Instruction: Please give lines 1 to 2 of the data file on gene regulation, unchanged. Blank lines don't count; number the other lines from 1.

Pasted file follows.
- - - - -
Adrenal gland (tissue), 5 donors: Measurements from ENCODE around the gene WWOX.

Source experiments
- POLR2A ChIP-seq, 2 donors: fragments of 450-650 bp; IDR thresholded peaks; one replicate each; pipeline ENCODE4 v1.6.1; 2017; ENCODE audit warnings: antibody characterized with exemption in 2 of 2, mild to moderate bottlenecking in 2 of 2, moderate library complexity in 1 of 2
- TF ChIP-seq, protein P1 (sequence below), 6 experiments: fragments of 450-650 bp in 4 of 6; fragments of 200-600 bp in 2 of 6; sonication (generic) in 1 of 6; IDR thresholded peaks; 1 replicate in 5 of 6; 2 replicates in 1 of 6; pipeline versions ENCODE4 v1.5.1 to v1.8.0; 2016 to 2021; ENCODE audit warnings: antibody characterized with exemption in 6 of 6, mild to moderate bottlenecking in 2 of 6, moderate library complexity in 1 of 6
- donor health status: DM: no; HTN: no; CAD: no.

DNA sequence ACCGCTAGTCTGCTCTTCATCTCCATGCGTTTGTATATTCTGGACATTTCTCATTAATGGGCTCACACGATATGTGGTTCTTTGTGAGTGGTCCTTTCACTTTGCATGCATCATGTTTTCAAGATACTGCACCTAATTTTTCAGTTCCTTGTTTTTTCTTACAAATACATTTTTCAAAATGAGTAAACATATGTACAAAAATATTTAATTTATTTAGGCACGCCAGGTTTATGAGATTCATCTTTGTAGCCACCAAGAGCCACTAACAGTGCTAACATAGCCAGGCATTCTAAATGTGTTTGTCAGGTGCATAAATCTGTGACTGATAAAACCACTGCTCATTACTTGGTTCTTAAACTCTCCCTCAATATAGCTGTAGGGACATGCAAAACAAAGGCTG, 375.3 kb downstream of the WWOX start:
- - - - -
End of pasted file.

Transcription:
Adrenal gland (tissue), 5 donors: Measurements from ENCODE around the gene WWOX.

Source experiments